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Supreme Court Postpones Arguments for March Session Due to Coronavirus

Supreme Court Postpones Arguments for March Session Due to Coronavirus

“The Court will examine the options for rescheduling those cases in due course in light of the developing circumstances.”

The Supreme Court announced this morning it will postpone arguments during the March session.

It is common for the Court to postpone arguments during public health emergencies:

In keeping with public health precautions recommended in response to COVID-19, the Supreme Court is postponing the oral arguments currently scheduled for the March session (March 23-25 and March 30-April 1). The Court will examine the options for rescheduling those cases in due course in light of the developing circumstances.

The Court will hold its regularly scheduled Conference on Friday, March 20. Some Justices may participate remotely by telephone. The Court will issue its regularly scheduled Order List on Monday, March 23 at 9:30 a.m. The list will be posted on the Court’s Website at that time:

The Building will continue to be open for official business, and filing deadlines are not extended under Rule 30.1. The Court is expanding remote working capabilities to reduce the number of employees in the Building, consistent with public health guidance. The Building will remain closed to the public until further notice.

The Court’s postponement of argument sessions in light of public health concerns is not unprecedented. The Court postponed scheduled arguments for October 1918 in response to the Spanish flu epidemic. The Court also shortened its argument calendars in August 1793 and August 1798 in response to yellow fever outbreaks.

We cannot report every closing, but as Axios pointed out, the Supreme Court is “a critical arm of the U.S. government.”

Supreme Court Justices Ruth Bader Ginsburg and Stephen Breyer are in their 80s. We all know Ginsburg has struggled with many health issues.


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JusticeDelivered | March 16, 2020 at 11:22 am

I wonder if coronavirus is going give Trump more opportunities to appoint new people to SCOTUS?

    Sonnys Mom in reply to JusticeDelivered. | March 16, 2020 at 12:04 pm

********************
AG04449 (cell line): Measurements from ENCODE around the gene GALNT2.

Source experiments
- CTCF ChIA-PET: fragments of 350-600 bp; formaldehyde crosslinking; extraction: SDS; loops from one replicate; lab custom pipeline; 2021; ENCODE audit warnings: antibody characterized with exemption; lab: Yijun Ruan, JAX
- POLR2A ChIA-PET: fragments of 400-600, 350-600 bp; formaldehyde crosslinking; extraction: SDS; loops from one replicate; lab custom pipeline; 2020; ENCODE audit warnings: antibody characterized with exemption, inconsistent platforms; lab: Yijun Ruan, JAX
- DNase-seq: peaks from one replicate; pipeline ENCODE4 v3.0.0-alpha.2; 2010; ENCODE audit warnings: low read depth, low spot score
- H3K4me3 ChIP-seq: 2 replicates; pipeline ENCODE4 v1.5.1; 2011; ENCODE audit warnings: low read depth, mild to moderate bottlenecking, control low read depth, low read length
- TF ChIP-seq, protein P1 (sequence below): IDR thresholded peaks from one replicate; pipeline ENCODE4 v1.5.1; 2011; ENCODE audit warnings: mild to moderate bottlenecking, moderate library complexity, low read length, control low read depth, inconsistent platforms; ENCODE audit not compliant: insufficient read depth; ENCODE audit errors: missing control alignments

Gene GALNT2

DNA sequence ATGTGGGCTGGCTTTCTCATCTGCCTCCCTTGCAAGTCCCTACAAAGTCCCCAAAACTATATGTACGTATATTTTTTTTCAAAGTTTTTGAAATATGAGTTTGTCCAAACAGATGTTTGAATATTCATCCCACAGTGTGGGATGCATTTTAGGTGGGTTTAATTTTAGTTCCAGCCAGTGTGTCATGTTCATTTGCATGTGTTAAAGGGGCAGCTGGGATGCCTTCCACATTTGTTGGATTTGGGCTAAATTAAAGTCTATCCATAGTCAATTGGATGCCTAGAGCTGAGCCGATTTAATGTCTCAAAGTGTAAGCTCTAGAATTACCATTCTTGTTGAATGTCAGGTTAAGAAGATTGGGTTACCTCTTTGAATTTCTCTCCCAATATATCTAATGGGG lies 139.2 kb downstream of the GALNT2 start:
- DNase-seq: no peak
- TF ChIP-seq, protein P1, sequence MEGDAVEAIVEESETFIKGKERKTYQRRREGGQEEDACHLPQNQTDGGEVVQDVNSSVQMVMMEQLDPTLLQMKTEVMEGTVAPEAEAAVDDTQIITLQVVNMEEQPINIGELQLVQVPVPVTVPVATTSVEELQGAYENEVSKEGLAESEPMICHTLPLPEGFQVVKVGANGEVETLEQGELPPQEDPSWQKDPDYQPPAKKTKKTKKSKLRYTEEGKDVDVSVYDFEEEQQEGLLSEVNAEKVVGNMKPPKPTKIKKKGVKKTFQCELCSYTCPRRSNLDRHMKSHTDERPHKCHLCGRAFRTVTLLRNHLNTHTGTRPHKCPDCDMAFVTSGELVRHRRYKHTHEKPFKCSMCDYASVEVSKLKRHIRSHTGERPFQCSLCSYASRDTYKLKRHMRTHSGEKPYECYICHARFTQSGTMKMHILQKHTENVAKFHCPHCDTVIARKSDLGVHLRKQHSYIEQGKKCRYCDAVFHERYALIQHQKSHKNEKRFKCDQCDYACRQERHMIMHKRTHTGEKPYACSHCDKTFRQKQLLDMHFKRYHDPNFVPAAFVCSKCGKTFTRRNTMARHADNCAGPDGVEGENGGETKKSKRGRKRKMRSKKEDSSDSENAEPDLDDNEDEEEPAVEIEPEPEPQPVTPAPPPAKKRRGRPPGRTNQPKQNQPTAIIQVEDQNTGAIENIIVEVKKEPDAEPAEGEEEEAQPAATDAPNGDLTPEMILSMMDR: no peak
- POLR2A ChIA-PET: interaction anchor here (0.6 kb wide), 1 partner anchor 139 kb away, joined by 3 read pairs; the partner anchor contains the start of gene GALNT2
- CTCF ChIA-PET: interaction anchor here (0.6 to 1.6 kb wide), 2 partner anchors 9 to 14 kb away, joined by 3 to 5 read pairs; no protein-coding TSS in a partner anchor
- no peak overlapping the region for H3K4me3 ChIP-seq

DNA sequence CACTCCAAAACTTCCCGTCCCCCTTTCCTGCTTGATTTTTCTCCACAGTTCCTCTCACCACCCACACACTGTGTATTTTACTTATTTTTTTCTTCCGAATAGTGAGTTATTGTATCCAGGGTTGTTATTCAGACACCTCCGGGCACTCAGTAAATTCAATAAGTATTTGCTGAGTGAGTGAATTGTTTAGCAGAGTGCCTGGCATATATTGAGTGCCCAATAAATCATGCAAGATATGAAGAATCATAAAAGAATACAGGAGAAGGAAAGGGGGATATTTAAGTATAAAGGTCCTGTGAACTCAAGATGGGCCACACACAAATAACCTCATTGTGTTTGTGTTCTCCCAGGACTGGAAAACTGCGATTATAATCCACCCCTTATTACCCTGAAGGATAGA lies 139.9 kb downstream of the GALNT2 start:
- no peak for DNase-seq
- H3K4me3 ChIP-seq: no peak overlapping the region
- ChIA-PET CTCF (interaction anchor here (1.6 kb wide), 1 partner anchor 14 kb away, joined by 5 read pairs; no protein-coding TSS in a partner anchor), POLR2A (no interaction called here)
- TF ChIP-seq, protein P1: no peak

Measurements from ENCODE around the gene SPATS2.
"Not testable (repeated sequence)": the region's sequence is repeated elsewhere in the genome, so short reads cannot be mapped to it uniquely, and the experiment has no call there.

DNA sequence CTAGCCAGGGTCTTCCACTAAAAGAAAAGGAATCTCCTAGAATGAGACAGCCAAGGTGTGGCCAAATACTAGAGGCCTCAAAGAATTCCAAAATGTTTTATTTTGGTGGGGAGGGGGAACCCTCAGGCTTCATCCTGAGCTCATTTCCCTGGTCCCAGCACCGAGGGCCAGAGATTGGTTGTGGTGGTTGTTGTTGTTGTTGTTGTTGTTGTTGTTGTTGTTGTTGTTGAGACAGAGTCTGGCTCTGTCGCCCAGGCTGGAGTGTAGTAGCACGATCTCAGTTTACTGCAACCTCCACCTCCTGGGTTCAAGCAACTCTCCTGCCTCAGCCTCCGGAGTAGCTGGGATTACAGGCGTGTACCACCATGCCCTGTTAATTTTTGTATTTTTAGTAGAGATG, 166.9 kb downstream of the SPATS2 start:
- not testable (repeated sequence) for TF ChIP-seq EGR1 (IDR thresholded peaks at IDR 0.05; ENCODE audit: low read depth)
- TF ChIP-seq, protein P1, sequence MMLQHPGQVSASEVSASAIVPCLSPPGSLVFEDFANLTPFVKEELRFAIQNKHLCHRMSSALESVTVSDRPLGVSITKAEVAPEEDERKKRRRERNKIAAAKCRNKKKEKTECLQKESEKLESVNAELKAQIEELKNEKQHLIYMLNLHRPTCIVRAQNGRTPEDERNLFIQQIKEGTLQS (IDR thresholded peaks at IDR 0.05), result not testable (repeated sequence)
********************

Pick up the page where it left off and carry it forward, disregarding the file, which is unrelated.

And here I had such high hopes for RBG… /s

    coroanvirus is the whirlwind Chuck spoke about

      Another Voice in reply to buck61. | March 16, 2020 at 6:32 pm

      The ole sayings, “Be careful what you wish for”, “What goes around, comes around”, “Karma’s a bitch”.

      Chuck hasn’t had very good run this month with his PR. Back home he has Cuomo pissed @ him royally with getting through the senate “only” an $8 Billion emergency state fund package with NY State getting a mere $35 Million. Granted Cuomo needs much more as he has lost billions on his pet projects and his knack to pick winners and losers in the fashion of Obama on the taxpayers dime. The projected shortfall for the 20/21 budget is @ $6.1 Billion in the hole. Unless he gets called up by the Democrats at their convention (rumor), he needs more $’s to keep is a$$ in office. His go to account of wall street millionaires are not going to so acceptable to his new fees, tax raises and regulatory costs of living and/or working in NYS next year.

Let me translate for you:

We have just found out all the liberal judges including Ruth Buzzy have the Wuhan virus.

Barry Soetoro | March 16, 2020 at 11:50 am

It’s difficult to imagine a federal position in which it is easier to maintain a healthy social distance while performing one’s job than a US Supreme Court justice. On the other hand, some justices are at high risk of mortality if they contract the Wu flu.

Social… physical distancing: teleconferencing, with a caveat that your system is properly isolated and inoculated to mitigate progress of electron and photon-based contagions.

Their staff’s likely does most of the work and research.

Worldwide Deaths… Jan-Feb 2020..

2,360: Coronavirus.
69,602: Common Cold / Seasonal Flu.

This is what happens when you can’t find a Hawaiian judge to issue a nation-wide injunction on COVID-19

The last time the SC had standing room only for all of twenty people was when? Let’s do a quick count. 9 judges, 10 lawyers, 10 clerks, 2 security guards and 2 bystanders. Oh plus the cameraman for CNN/PBS/NBC. No wonder this important institution was shut down.

I fail to see why they cannot run a virtual court.

If I do’t go to work, I don’t eat, or meet my house payment.
Must be nice.